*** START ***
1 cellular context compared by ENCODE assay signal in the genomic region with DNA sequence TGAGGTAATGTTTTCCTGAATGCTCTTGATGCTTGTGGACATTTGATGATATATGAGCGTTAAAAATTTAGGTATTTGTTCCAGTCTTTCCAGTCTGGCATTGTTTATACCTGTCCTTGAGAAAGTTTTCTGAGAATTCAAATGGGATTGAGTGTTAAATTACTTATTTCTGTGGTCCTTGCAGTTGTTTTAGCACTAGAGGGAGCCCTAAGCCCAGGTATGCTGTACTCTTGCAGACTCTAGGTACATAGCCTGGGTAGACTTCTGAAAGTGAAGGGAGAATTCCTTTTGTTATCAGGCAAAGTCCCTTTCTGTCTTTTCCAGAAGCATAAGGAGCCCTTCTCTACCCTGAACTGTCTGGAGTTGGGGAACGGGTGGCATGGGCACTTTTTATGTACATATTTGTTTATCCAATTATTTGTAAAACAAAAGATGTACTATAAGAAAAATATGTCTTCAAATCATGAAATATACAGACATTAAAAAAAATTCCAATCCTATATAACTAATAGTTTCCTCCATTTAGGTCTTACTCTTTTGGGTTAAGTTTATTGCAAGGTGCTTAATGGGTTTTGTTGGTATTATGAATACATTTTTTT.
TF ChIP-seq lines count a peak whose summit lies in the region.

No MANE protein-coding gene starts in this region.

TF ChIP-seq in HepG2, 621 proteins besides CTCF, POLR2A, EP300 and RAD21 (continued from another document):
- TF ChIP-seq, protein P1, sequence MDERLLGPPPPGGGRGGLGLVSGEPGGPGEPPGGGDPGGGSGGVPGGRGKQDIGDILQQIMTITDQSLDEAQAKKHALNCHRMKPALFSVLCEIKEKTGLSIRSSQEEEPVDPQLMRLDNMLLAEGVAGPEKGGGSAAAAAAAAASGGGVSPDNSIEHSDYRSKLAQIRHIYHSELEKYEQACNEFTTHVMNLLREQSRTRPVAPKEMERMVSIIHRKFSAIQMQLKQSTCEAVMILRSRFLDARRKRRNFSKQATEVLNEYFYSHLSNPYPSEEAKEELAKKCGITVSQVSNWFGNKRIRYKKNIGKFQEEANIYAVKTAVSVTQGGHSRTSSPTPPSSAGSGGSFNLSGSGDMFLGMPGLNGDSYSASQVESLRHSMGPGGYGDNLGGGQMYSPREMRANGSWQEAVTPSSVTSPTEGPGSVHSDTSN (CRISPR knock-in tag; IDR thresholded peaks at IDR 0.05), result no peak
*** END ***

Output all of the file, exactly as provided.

1 cellular context compared by ENCODE assay signal in the genomic region with DNA sequence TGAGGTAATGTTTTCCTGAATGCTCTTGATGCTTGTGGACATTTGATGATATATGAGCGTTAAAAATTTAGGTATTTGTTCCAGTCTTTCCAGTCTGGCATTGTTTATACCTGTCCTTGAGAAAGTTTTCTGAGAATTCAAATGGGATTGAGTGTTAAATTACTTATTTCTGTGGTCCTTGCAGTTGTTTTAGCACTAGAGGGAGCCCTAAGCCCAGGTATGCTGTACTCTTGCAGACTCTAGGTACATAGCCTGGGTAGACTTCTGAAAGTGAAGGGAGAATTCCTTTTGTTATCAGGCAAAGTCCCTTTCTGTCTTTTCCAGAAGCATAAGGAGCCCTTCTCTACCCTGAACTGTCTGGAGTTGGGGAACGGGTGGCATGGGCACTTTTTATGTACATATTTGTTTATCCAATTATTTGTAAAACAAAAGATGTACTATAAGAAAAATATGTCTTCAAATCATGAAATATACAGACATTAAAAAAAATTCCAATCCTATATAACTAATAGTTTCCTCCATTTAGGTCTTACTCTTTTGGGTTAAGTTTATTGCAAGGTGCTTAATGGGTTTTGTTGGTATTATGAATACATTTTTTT.
TF ChIP-seq lines count a peak whose summit lies in the region.

No MANE protein-coding gene starts in this region.

TF ChIP-seq in HepG2, 621 proteins besides CTCF, POLR2A, EP300 and RAD21 (continued from another document):
- TF ChIP-seq, protein P1, sequence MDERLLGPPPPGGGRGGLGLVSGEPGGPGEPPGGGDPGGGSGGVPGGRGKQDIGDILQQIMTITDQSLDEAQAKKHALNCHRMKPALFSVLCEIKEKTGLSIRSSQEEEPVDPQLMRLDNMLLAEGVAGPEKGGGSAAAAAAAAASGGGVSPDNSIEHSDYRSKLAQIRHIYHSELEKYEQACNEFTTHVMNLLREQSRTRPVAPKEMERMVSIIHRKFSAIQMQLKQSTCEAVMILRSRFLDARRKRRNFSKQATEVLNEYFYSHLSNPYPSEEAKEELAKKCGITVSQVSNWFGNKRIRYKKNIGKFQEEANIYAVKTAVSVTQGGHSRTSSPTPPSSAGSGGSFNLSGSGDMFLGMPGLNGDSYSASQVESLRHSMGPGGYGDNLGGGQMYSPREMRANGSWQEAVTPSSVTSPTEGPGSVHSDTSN (CRISPR knock-in tag; IDR thresholded peaks at IDR 0.05), result no peak